Duck! and Gather

Discovering America

Posted on: November 3, 2010

I spent last weekend in Pasadena attending a celebration of Judge Alfred T. Goodwin’s 40 years of service on the Ninth Circuit Court of Appeals. At 87, Judge Goodwin is still spry, and an active judge on this circuit.

The celebration was organized and attended by Judge Goodwin’s clerks from over the past 40 years, and even from the 1960s, when he was a state judge in Oregon. There were 80 or so of us, including some spouses and children. Our ages ranged from fresh-faced law school grads serving as his current clerks, to 70-somethings, and every age in between. In this way alone, it was a unique gathering.

Moreover, everyone seemed open, gregarious, congenial, intelligent, and kind-hearted. I sort of suspect this is because of Judge Goodwin himself. I mean, those adjectives describe the man, and I suspect we former clerks kind of fall in line with his demeanor when in his orbit.

But the gathering was even more significant to me for another reason.

At the Saturday night dinner, there was an open mike. Many former clerks got up and told funny stories about their interactions with the judge.

I didn’t get up. This must have been the first open mike in 25 years of weddings and other gatherings at which I passed on an open mike.

It wasn’t that I didn’t have anything to say. Instead, it was that, frankly, I just didn’t remember any conversations from 1991-92, when I clerked. My memory doesn’t work that way.

Early Sunday morning, after sunrise, I walked around the streets of Pasadena. As I did, my thoughts about the weekend crystalized. Why, I asked myself, was I so eager to attend these events celebrating Judge Goodwin? From where did this eagerness arise, given that I had left the practice of law in 1996, never to look back, and that I couldn’t even remember much about my time with the judge?

At that moment I recalled that I don’t remember much about my first ex-wife either — with whom I spent the better part of 12 years. I mean, I don’t remember our conversations, nor what foods she liked, nor her tastes. But I do remember how I used to feel when in her presence. [Don’t get me wrong: I know how I feel in my current wife’s presence and it ain’t too shabby either. :)]

In a similar way, I do remember clearly how I felt in 1991-92 in the presence of Judge Goodwin, working in his chambers. Those feelings are captured by one word: reverence.

Where those feelings came from were 3-4 Ninth Circuit cases from 1991-92. As a clerk, each of us handled something like 2-3 dozen cases a year. That meant that we read the pleadings, and summarized the facts and issues in the form of “bench memoranda”.  I don’t remember the vast majority of the cases on which I worked.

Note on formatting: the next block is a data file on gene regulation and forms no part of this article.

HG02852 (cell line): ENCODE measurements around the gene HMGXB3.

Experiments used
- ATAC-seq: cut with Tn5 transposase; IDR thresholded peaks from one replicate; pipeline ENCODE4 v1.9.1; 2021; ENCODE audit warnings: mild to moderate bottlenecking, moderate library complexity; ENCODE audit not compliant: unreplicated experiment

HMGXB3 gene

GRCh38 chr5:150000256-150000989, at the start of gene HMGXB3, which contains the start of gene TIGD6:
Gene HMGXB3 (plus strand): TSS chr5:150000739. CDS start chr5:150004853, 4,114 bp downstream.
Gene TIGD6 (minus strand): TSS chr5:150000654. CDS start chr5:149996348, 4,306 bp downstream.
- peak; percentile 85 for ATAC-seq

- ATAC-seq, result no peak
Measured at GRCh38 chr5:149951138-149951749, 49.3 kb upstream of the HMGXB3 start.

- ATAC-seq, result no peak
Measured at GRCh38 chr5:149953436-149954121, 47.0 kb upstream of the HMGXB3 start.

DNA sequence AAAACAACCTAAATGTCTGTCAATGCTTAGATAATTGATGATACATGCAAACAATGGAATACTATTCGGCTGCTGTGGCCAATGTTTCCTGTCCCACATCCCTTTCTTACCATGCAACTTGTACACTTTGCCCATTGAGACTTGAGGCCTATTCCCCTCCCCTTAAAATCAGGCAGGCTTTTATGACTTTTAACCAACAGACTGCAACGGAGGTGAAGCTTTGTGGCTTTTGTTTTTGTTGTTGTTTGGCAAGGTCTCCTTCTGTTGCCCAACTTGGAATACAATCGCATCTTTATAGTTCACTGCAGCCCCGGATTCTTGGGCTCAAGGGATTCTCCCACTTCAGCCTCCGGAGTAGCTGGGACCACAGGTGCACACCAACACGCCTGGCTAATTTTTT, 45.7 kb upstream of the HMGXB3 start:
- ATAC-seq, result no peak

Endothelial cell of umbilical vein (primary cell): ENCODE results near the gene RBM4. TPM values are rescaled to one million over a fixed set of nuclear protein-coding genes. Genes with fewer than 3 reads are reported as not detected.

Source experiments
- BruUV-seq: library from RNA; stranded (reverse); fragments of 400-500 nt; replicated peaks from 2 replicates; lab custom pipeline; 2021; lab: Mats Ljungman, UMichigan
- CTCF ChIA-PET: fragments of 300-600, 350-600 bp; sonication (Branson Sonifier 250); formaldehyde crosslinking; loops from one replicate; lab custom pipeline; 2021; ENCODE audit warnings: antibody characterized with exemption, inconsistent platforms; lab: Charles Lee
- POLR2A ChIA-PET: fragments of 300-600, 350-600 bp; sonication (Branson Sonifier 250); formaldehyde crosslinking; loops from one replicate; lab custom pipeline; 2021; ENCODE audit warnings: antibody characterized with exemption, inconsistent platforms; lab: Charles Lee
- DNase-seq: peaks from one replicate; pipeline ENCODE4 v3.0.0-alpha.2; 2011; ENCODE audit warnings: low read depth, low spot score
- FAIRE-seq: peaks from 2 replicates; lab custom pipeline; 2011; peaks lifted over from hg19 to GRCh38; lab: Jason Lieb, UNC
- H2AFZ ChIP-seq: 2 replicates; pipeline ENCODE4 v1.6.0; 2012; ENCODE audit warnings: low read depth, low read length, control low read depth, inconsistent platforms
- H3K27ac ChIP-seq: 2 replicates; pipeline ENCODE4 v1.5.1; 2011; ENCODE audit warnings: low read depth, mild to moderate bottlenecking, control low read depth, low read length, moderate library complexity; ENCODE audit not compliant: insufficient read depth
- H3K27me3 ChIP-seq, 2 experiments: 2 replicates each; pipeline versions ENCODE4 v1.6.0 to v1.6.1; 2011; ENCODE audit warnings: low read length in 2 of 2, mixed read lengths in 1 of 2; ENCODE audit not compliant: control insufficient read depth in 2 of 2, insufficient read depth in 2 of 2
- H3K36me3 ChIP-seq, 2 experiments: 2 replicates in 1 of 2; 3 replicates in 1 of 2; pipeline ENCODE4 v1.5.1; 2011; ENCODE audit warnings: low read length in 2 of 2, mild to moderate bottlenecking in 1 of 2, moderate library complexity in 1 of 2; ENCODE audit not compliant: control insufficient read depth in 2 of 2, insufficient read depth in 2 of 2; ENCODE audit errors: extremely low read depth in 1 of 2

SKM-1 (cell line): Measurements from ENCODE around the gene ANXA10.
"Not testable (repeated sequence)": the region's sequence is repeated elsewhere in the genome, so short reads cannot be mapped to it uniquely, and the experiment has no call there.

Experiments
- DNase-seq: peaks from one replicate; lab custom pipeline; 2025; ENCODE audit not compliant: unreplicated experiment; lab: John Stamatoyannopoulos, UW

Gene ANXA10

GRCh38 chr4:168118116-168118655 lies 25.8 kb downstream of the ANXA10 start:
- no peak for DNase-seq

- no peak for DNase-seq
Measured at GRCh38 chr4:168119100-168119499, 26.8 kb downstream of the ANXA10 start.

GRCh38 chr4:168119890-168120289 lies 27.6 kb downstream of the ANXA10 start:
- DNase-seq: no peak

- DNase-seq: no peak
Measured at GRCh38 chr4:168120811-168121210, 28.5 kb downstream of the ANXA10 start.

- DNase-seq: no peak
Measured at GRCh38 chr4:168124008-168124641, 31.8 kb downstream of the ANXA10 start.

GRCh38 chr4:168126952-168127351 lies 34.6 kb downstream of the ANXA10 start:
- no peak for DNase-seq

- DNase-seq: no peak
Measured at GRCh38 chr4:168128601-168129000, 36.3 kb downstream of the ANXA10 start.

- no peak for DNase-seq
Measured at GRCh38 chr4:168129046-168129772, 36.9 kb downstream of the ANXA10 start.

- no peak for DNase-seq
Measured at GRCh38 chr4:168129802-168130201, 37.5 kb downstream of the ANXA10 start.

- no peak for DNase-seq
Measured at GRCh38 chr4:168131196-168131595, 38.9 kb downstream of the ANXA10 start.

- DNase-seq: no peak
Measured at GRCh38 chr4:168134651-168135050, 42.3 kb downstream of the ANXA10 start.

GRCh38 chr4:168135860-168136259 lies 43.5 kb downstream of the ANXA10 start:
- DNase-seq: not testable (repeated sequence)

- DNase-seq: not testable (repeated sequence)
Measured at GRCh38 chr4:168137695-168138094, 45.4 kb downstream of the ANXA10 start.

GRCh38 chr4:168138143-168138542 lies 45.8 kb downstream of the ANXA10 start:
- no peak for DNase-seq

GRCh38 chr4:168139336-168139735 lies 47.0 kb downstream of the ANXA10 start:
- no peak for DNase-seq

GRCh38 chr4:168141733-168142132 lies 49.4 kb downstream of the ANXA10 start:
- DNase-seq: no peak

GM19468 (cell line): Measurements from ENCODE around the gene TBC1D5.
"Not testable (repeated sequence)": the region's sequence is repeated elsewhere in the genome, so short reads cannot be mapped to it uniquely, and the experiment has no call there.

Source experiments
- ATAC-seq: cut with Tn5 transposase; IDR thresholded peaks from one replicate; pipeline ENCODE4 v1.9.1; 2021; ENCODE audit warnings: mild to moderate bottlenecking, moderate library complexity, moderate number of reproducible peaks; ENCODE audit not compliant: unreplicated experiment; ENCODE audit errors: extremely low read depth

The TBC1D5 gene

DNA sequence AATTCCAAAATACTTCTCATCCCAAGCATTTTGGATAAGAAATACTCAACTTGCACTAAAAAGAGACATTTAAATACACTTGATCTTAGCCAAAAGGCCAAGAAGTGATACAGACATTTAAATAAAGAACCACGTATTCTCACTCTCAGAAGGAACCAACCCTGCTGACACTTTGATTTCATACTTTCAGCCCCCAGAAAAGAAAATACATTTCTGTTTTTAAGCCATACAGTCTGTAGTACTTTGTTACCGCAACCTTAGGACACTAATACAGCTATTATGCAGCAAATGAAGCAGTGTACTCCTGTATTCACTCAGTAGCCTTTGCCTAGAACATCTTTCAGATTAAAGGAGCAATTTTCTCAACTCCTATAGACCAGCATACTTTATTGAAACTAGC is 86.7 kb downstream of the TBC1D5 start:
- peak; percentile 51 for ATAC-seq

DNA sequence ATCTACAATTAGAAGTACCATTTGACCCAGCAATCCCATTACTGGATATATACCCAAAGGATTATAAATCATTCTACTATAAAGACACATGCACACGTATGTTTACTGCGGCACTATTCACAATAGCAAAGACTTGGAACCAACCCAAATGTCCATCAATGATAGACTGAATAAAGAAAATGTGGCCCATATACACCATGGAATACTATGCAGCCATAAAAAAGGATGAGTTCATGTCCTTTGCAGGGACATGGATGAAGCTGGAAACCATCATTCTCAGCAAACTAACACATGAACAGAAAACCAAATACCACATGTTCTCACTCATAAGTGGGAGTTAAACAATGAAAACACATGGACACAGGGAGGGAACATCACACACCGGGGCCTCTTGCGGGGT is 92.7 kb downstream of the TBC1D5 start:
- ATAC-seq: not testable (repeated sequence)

But I do clearly remember 3-4 of them.  I remember them because they symbolized a certain dynamic that informed the judge’s chambers — a dynamic that moved me then, and still does 20 years later.

These memorable cases all involved a clash of justice versus the law. That is, the facts of these cases brought squarely into question notions of basic human decency and justice. But the dominant applicable strains of law in those cases contradicted this sense of justice.

I remember Judge Goodwin being a man who valued warm justice over cold inflexible law. Not in a grand-standing, public sort of way. But rather in the quiet, steady, month upon month way through which children are optimally raised, and the love between us fosters and deepens.

True justice is practiced in the same steady, perpetual, quiet way. I remember Judge Goodwin’s sense of justice being the old, eternal kind. The kind that spans cultures and times, without a shred of dogma or ideology. And this, from a Republican appointed to the federal bench by Richard Nixon.

This weekend, I shared my justice vs. law stories with some other former clerks and wasn’t surprised to find out that they had experienced something similar.

Then it occurred to me that perhaps the judge had picked us as his clerks for this very reason. That is, not only were we top students, from the top schools, but we harbored a strong, if inchoate, sense of justice.

Clerking for Judge Goodwin was a powerful, formative experience for me. At the age of 25, I moved to the U.S. from Canada to attend Stanford Law School. My clerkship with judge Goodwin was my very first job in the U.S.

And what a job! Working in the belly of the machine that is the United States Government.

As  a Canadian, I was curious to learn what sort of people populated and ran this machine. This same machine that leaves potholes in the roads, renders the public schools wastelands, and denies people basic essential health care. I had read the glorious history of America and knew of its promise. Yet the present contradictions puzzled me.

In 1991-92, clerking for Judge Goodwin, I discovered America for first time. I mean, America the beautiful. The land in which government was created to protect the defenseless weak from the ravenous strong. I found that nation in the persona of my first employer.

In some ways, Judge Goodwin is a dinosaur. A man from a different time. A lost time. A better time.

But I am an American optimist. And I believe, after decades of venality, selfishness, and cruelty, that honorable men like Judge Goodwin (and women this time too!) will soon once again emerge to lead this glorious nation out of dark days that await us.

for the money has gone too far

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